Original Land Rover will be brought back to life by JLR’s restoration department

One of the three original launch cars of the 1948 Land Rover has been discovered, and will be restored this year in celebration of the brand’s 70th anniversary.

The car went missing for a large portion of its history, sitting forgotten in a field in Wales for two decades. A subsequent owner bought it to restore, only for the Land Rover to end up in much the same situation again, just a few miles from where it was first built in Solihull. The car’s previous owners are being invited to the Classic Works facility in Solihull to watch its restoration.

Jaguar Land Rover Classic, JLR’s division in charge of restoring heritage cars, has been responsible for numerous high-profile jobs during its short history and will complete the restoration of this car to a driveable standard. 

The restoration is being carried out in time for Land Rover’s 70th birthday, celebrations of which culminate in the reveal of the next Defender towards the end of the year, ahead of a 2019 sales launch. It will be two years since the previous Defender, which had a production run of 67 years, last rolled off the line

As one of the division’s first projects, the JLR Classic team carried out restorations on Series 1 Land Rovers, with a run of 25 each fetching between £60,000 and £80,000. 

It’s likely that the restoration will pump up the value of the recently discovered car far beyond this. However, as a near-priceless example – with one-of-three status as a 1948 Amsterdam Motor Show car – it won't be sold. 

JLR Classic director Tim Hannig said: “This Land Rover is an irreplaceable piece of world automotive history and is as historically important as ‘Huey’, the first pre-production Land Rover. Beginning its sympathetic restoration here at Classic Works, where we can ensure it’s put back together precisely as it’s meant to be, is a fitting way to start Land Rover’s 70th anniversary year.”

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Comments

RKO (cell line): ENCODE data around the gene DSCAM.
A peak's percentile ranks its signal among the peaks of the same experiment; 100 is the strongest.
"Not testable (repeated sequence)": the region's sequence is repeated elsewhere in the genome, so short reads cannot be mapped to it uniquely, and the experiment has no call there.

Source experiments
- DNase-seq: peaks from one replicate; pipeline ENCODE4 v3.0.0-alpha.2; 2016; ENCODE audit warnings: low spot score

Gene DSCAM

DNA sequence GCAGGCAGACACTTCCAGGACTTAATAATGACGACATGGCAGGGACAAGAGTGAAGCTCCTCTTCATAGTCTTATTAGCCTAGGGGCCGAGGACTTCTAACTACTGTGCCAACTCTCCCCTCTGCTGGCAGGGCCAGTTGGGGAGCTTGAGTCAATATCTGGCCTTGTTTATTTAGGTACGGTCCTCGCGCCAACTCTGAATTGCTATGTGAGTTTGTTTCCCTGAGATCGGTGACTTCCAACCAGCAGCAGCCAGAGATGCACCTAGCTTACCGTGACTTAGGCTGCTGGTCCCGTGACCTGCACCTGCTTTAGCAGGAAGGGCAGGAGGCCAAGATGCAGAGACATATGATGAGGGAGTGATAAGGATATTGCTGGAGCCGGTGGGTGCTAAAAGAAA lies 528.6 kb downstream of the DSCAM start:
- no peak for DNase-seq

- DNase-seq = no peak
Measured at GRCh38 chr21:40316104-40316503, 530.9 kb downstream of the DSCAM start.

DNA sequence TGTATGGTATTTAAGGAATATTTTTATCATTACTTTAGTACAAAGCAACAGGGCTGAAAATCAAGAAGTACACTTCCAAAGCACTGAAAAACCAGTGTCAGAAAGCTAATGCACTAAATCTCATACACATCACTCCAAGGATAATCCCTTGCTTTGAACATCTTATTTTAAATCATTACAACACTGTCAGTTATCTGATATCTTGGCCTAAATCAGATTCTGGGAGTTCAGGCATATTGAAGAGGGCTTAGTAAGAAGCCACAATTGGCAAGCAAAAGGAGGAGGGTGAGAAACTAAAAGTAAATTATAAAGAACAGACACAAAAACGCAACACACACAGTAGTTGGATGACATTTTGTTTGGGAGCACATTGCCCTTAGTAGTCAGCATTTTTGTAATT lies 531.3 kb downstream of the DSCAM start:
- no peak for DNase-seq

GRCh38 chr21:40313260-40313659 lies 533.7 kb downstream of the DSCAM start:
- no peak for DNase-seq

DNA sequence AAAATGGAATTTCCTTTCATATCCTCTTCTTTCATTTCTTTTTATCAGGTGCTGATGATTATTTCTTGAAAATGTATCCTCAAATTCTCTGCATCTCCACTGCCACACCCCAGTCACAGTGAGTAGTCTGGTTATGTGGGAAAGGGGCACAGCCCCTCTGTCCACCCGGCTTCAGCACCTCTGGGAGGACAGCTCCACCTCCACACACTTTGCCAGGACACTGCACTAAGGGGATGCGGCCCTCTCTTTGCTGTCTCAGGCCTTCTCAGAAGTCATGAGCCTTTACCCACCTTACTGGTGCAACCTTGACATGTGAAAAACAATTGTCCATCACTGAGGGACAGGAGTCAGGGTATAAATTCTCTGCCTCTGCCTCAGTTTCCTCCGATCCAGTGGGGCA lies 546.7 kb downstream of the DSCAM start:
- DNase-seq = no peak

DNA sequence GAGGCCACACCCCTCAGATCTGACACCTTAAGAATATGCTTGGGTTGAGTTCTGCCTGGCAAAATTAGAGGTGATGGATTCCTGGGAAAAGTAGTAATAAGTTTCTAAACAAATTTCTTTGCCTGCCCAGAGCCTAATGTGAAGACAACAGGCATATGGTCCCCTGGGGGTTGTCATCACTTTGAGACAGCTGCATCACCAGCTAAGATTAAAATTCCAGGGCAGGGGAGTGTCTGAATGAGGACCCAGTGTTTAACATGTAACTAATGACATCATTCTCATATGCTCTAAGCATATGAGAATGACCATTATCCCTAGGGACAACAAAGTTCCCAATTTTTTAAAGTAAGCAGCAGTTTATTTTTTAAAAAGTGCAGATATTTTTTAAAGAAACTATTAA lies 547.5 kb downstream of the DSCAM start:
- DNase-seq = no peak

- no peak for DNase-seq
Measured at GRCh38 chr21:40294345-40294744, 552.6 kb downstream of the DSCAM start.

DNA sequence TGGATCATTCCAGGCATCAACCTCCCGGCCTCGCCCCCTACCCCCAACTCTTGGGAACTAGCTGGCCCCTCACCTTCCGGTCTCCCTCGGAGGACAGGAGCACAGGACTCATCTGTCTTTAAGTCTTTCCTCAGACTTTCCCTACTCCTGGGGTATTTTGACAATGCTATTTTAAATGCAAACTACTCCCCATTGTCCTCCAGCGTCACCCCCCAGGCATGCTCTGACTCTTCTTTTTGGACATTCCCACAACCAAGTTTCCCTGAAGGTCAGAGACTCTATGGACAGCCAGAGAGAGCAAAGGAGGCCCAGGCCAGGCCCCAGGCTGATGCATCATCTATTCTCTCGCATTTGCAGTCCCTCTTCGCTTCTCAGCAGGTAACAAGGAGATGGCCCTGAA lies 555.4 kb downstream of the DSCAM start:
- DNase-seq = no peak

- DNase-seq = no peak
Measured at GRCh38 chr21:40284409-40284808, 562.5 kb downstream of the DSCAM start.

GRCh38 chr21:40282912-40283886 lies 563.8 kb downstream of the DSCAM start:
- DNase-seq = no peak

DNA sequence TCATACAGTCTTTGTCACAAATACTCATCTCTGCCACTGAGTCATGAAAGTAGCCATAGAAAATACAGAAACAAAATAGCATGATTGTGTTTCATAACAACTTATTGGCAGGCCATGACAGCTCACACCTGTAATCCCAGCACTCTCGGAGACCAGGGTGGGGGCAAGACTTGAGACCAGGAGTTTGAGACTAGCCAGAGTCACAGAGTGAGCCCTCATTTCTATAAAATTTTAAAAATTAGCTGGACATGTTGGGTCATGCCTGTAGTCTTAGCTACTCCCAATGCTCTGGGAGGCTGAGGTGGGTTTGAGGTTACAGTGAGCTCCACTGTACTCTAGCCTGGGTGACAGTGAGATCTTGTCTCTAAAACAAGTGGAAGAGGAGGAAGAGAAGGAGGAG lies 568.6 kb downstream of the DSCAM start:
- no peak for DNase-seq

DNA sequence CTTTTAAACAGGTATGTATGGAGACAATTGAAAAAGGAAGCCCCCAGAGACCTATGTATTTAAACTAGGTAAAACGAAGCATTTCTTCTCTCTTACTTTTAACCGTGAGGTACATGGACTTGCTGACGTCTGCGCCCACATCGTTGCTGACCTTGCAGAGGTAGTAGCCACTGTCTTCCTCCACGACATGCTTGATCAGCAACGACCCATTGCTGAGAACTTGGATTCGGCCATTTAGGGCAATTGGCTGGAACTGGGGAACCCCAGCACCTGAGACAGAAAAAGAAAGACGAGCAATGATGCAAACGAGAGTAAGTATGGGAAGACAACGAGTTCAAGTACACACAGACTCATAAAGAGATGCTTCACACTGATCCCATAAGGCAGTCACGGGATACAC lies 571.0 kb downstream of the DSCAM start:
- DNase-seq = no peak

9

10 January 2018

I’m sure jlr know what they are doing far better than me. But I hope they are making a lot of money from this, rather than spending their money on developing an xe estate. Although I think I may be the only person left who doesn’t want a cross over of some sort rather than an estate,so I should maybe shut up. 

10 January 2018

Gerry McGovern must be deeply offended by this restoration project. I presume he has banned any images from being shown in his design studio.

10 January 2018

The Centre Steer.

10 January 2018

Engine power perhaps close to 50bhp. - max speed may have been less than 60mph. Making it impractical road vehicle today - but perhaps still slightly usable off the road. 

10 January 2018

JLR have found a classic original Land Rover from 1948 and are going to restore. British jobs will be created and an interesting bit of history will be saved. End of! 

typos1 - Just can’t respect opinion

10 January 2018
Prat.Do us all a favour and just shut up.
poon

10 January 2018

Just get it in tip top mechanical condition and leave the body as is. It's taken decades to gain that amazing patina and I'd rather see every scuff and battle scar preserved rather than the vehicle become a shiny trailer queen.

10 January 2018
Beastie_Boy wrote:

Just get it in tip top mechanical condition and leave the body as is. It's taken decades to gain that amazing patina and I'd rather see every scuff and battle scar preserved rather than the vehicle become a shiny trailer queen.

Totally agree. It looks fabulous. Look at image 4....it is going to be a clone of that one in the background....it is unique also due to its patina....what a shame.

10 January 2018

If it had sat in a field for two decades (or longer) I doubt it would be sat looking as it does for these photos, it would be a pile of aluminium body panels, running gear and dust.


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